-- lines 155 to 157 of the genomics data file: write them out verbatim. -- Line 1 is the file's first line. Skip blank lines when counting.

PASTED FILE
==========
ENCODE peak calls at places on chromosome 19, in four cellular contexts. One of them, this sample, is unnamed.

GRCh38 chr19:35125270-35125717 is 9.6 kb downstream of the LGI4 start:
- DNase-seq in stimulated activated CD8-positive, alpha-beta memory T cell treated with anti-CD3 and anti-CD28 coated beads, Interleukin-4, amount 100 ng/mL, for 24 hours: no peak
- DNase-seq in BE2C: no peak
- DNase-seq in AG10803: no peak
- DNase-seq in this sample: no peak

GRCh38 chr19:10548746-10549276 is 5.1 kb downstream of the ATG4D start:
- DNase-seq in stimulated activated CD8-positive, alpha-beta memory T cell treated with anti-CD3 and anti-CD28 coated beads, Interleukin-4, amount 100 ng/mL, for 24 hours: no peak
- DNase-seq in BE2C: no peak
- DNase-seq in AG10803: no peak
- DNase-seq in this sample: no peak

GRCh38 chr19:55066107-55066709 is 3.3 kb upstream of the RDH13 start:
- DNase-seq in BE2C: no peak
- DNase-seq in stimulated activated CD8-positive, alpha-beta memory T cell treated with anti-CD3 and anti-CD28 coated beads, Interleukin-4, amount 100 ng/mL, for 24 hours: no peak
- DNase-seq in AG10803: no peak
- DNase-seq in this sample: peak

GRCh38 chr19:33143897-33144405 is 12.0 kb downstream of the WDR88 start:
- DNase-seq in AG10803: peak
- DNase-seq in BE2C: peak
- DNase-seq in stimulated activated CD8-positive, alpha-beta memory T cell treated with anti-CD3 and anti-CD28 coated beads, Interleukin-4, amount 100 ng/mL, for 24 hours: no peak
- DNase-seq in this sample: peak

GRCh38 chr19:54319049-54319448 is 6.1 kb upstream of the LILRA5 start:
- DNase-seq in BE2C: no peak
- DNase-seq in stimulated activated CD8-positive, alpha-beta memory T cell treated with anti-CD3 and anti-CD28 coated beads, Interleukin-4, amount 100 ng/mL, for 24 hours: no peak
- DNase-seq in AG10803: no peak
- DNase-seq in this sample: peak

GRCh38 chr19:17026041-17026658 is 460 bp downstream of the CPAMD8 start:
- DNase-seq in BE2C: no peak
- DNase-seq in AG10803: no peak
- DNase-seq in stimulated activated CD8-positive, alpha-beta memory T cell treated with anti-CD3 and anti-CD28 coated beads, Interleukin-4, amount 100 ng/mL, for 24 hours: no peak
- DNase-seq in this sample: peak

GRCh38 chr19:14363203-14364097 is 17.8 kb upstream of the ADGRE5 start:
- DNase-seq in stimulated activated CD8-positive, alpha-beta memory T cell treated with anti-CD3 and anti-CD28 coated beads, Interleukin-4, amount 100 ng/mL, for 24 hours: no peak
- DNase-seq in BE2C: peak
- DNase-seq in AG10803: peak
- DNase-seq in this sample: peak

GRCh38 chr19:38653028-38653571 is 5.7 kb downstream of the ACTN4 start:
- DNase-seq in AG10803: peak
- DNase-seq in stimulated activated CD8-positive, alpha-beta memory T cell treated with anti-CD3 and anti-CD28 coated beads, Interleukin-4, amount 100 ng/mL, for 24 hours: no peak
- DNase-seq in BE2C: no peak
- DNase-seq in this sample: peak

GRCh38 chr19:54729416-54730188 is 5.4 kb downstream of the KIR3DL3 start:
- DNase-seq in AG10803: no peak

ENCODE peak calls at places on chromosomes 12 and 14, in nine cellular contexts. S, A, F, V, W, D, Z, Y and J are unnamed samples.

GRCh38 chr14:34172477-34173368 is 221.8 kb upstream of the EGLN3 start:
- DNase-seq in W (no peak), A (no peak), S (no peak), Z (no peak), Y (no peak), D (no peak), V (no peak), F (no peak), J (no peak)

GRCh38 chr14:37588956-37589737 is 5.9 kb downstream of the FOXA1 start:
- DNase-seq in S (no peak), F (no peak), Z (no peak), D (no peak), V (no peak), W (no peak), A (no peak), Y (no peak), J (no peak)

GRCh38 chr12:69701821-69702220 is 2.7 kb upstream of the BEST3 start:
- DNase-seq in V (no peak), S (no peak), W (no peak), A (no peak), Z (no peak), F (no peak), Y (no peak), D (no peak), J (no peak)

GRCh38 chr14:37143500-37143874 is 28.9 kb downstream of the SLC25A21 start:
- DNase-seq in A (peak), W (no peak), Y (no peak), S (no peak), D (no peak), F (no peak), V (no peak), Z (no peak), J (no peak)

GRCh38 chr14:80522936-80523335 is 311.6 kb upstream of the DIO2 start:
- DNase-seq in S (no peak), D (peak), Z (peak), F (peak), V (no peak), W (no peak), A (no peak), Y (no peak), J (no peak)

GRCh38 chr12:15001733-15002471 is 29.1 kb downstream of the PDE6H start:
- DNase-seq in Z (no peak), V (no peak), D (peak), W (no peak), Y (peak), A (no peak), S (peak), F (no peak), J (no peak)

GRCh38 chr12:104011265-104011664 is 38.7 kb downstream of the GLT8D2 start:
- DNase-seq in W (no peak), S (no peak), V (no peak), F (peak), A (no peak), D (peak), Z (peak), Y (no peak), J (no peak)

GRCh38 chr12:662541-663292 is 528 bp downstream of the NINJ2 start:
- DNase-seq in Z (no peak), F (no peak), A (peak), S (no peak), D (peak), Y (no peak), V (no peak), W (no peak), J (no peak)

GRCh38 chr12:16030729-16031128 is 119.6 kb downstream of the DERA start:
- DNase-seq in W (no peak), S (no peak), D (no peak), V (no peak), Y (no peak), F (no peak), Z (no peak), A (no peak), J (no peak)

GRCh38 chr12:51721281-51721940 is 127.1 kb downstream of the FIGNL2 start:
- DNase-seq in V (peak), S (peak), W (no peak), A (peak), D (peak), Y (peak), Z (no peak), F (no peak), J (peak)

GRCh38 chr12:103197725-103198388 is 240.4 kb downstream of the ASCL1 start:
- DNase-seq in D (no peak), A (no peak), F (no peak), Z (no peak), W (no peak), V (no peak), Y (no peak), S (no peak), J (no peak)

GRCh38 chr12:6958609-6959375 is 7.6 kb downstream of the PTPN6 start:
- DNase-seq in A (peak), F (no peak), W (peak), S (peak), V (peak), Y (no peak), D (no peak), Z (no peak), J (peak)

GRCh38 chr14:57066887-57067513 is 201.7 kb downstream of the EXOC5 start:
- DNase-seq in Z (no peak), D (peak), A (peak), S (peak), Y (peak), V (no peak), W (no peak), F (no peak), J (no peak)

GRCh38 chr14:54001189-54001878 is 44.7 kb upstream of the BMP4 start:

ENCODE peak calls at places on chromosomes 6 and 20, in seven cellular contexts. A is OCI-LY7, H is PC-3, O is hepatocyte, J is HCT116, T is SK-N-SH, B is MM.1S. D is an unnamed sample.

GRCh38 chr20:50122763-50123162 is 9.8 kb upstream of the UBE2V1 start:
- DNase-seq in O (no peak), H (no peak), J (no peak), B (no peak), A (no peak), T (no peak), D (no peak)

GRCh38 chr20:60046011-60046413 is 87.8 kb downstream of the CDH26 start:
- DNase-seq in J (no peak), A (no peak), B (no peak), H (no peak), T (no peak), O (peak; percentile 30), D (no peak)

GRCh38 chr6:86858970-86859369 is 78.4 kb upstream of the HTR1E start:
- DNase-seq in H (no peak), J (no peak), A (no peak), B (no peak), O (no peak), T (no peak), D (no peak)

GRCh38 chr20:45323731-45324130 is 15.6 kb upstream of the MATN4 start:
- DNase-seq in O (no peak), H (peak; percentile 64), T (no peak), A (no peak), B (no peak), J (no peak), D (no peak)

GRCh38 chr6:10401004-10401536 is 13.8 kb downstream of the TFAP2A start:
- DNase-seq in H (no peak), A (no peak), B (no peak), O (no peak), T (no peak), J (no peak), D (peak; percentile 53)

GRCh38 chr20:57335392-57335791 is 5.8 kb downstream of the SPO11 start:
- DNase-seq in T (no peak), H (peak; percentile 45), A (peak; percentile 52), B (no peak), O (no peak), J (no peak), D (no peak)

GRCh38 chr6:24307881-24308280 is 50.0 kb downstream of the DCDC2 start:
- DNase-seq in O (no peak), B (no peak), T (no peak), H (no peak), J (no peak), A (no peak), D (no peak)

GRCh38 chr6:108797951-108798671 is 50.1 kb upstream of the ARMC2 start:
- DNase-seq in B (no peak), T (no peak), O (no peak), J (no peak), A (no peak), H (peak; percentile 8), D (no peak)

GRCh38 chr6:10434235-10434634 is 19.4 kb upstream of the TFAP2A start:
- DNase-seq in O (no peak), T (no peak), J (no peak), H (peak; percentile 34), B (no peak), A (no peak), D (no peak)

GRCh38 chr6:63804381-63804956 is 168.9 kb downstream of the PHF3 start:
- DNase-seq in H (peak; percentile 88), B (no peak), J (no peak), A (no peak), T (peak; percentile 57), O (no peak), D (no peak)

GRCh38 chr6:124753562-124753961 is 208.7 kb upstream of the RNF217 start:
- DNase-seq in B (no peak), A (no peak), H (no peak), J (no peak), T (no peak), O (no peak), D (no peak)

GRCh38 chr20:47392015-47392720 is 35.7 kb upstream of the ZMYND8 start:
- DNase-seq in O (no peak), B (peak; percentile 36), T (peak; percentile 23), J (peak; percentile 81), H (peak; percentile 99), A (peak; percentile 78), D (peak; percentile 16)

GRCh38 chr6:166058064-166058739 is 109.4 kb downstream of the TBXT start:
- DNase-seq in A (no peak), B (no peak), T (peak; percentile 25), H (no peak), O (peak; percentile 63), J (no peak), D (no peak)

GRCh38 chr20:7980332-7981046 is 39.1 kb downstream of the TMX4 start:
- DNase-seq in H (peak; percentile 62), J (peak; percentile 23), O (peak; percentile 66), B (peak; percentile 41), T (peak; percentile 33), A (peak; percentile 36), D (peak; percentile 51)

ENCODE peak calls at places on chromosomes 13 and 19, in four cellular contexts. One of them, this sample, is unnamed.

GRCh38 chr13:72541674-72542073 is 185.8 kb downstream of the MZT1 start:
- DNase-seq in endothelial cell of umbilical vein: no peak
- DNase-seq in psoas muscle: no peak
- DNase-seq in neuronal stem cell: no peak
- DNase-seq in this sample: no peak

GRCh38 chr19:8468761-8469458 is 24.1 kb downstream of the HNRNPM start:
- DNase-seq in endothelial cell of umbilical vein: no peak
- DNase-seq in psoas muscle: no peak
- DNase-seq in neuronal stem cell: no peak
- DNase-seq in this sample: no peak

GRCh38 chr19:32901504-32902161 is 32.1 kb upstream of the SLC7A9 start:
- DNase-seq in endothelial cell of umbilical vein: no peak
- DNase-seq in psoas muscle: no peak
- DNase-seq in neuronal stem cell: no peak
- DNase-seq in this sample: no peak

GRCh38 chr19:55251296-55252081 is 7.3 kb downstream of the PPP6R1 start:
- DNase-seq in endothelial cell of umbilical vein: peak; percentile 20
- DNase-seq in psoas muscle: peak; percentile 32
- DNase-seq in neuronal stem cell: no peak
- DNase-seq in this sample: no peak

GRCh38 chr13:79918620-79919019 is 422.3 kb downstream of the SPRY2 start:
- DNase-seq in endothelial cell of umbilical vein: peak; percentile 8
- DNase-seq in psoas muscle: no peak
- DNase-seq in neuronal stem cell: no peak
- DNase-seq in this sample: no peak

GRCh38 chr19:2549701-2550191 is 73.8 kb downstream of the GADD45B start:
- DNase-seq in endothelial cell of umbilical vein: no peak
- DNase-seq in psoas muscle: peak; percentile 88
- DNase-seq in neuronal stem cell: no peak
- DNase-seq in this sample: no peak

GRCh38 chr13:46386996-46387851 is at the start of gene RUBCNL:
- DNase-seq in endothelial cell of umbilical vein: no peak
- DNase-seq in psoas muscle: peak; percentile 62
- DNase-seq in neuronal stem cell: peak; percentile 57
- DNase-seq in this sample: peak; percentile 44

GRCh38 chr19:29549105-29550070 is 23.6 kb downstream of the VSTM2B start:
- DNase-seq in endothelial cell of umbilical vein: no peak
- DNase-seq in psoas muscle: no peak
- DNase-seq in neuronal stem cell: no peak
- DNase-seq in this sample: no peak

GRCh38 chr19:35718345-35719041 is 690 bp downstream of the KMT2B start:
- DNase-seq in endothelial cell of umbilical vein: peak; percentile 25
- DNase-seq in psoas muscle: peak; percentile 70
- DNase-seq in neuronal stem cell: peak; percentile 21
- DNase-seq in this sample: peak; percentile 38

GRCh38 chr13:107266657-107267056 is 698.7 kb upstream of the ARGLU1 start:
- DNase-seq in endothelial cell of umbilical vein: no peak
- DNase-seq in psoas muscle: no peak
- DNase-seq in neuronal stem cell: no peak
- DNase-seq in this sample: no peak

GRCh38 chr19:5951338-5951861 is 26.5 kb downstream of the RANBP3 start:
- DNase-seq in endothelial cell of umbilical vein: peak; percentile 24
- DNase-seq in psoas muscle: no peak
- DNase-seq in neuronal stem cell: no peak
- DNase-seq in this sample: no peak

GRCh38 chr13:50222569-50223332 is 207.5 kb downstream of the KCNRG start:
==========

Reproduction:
- DNase-seq in neuronal stem cell: no peak
- DNase-seq in this sample: no peak

GRCh38 chr13:50222569-50223332 is 207.5 kb downstream of the KCNRG start: